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Mukasey Flip Flops on Pixie Dust

Back during Michael Mukasey’s confirmation hearings, Sheldon Whitehouse got Michael Mukasey to commit that, when a President changes an executive order, he appropriately should actually change the executive order–so schmoes like you and I can know what the President is actually doing.

2. Do you believe that the President may act contrary to a valid executive order? In the event he does, need he amend the executive order or provide any notice that he is acting contrary to the executive order?

ANSWER: Executive orders reflect the directives of the President. Should an executive order apply to the President and he determines that the order should be modified, the appropriate course would be for him to issue a new order or to amend the prior order.

A few months later, we learned why Whitehouse had asked Mukasey the question–because Bush was claiming that he didn’t need to change his own executive orders, specifically EO 12333–which Americans would have believed protected them against wiretapping when they were overseas.

Let’s start with number one. Bear in mind that the so-called Protect America Act that was stampeded through this great body in August provides no – zero – statutory protections for Americans traveling abroad from government wiretapping. None if you’re a businesswoman traveling on business overseas, none if you’re a father taking the kids to the Caribbean, none if you’re visiting uncles or aunts in Italy or Ireland, none even if you’re a soldier in the uniform of the United States posted overseas. The Bush Administration provided in that hastily-passed law no statutory restrictions on their ability to wiretap you at will, to tap your cell phone, your e-mail, whatever.

The only restriction is an executive order called 12333, which limits executive branch surveillance to Americans who the Attorney General determines to be agents of a foreign power. That’s what the executive order says.

But what does this administration say about executive orders?

An executive order cannot limit a President. There is no constitutional requirement for a President to issue a new executive order whenever he wishes to depart from the terms of a previous executive order. Rather than violate an executive order, the President has instead modified or waived it.

"Whenever (the President) wishes to depart from the terms of a previous executive order," he may do so because "an executive order cannot limit a President." And he doesn’t have to change the executive order, or give notice that he’s violating it, because by "depart(ing) from the executive order," the President "has instead modified or waived it."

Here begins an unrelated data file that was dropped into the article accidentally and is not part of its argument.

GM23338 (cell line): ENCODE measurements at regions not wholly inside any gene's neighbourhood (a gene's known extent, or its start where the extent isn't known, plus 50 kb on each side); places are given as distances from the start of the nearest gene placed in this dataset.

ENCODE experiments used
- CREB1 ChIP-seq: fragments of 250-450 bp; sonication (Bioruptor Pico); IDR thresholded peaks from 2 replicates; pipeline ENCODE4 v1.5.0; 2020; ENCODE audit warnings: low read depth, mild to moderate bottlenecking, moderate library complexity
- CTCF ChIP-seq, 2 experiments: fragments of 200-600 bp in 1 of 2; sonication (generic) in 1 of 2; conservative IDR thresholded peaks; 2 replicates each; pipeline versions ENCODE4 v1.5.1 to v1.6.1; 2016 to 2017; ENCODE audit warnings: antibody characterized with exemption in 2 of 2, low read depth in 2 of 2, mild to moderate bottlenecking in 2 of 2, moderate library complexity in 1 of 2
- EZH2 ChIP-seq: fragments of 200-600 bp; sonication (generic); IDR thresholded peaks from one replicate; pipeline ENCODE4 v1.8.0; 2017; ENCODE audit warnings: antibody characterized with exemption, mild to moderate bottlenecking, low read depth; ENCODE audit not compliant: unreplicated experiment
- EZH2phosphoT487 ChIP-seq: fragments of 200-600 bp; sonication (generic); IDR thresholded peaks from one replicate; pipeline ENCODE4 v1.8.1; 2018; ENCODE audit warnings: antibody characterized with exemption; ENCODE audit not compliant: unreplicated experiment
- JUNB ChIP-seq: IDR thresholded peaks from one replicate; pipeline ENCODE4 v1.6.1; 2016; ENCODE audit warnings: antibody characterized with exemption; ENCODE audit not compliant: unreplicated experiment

So unless Congress acts, here is what legally prevents this President from wiretapping Americans traveling abroad at will: nothing. Nothing.

To Whitehouse’s credit, the sole improvement in today’s FISA bill–among a bunch of gifts to the unitary executive and total surveillance society–codified the part of EO 12333 that had ensured that Americans traveling abroad would not be wiretapped, so Bush couldn’t just make it disappear without telling us.

But still, Mukasey said he thought the President should change an EO when he wanted to ignore it. Yet–after we learned subsequently that Bush wasn’t doing that, that he had changed at least one executive order without telling us (and by golly, would you believe it’s an executive order that pertains to our civil liberties?)–all of a sudden Michael Mukasey is defending the Executive Privilege to Pixie Dust.

Whitehouse: Attorney General, I’d like to talk with you a little about Executive Orders. Executive Orders often govern particularly serious matters. In my role on the Intelligence and Judiciary Committees, I’ve been exposed to 12333, which is the one that purported to protect Americans when they traveled overseas from being wiretapped by their government. That one is about to be overtaken by the FISA bill whose vote begins very shortly. Another one is 13440–which is the executive order that is intended to establish minimum standards for the appropriate treatment of alien detainees consistent with the Geneva Conventions. This executive order has been criticized by JAG for all branches of the armed services, but it is the executive order on which the Administration reliesin indicating that it has "clear rules" is the Administration’s phrase for detainee treatment and interrogations that must be done with "safeguards under US law" which I view is in part about this executive order. Now, you and I have had exchanges about EOs in your nomination, I indicated, you indicated, should an executive order apply to President and he determines it should be modified, the appropriate course would be to issue a new order, or amend the prior order. And I think that is an accurate statement–I happen to agree with that. What concerns me, to take us back to our favorite place, OLC again, is that during my review of the OLC opinions I came across the following … opinion of the Department of Justice by OLC.